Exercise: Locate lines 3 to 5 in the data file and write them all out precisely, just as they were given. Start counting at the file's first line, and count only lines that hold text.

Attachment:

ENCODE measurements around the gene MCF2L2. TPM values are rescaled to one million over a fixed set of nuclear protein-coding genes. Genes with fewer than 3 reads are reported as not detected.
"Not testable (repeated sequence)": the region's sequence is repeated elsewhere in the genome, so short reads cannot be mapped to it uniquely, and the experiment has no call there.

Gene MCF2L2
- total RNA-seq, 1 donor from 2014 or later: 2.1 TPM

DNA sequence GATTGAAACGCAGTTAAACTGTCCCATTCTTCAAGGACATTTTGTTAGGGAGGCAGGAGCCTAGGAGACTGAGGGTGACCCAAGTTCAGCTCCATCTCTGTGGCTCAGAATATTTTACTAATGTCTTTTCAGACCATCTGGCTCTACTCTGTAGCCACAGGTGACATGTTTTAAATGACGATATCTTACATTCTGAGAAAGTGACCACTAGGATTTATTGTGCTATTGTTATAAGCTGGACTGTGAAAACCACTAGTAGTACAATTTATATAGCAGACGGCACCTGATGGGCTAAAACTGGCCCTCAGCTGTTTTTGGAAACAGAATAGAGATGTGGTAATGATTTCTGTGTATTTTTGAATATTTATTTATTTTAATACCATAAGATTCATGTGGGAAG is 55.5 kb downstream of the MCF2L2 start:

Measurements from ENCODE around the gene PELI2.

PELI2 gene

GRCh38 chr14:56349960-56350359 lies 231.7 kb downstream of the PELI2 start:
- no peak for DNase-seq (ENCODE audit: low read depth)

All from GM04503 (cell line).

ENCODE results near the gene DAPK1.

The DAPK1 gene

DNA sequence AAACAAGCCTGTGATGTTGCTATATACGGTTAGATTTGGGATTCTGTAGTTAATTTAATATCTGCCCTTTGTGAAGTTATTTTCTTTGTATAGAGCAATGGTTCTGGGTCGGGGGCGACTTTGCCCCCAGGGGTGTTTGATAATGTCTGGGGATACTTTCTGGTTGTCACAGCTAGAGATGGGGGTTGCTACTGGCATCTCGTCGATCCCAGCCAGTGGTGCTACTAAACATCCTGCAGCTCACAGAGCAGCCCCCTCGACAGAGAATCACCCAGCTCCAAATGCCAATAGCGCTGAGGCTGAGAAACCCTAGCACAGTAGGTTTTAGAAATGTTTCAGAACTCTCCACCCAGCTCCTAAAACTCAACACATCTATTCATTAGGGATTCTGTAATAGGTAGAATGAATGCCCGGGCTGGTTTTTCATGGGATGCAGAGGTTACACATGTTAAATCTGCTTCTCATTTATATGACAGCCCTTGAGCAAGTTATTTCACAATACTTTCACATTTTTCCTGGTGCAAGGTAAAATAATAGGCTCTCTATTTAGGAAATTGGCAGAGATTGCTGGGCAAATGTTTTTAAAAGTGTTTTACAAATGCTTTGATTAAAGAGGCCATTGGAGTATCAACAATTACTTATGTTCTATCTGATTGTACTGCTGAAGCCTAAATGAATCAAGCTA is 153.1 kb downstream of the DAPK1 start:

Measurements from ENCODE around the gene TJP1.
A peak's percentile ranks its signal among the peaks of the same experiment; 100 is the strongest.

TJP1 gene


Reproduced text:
Gene MCF2L2
- total RNA-seq, 1 donor from 2014 or later: 2.1 TPM

DNA sequence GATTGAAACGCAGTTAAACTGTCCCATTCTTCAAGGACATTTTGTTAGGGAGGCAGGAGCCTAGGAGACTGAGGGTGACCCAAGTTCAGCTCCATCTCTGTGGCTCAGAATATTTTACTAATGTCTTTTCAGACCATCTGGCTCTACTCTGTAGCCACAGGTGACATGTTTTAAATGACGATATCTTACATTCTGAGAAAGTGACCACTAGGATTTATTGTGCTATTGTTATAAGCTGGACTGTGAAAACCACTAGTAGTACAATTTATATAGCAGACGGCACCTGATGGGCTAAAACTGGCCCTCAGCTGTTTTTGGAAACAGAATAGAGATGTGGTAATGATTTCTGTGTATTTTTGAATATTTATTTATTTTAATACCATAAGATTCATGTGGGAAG is 55.5 kb downstream of the MCF2L2 start: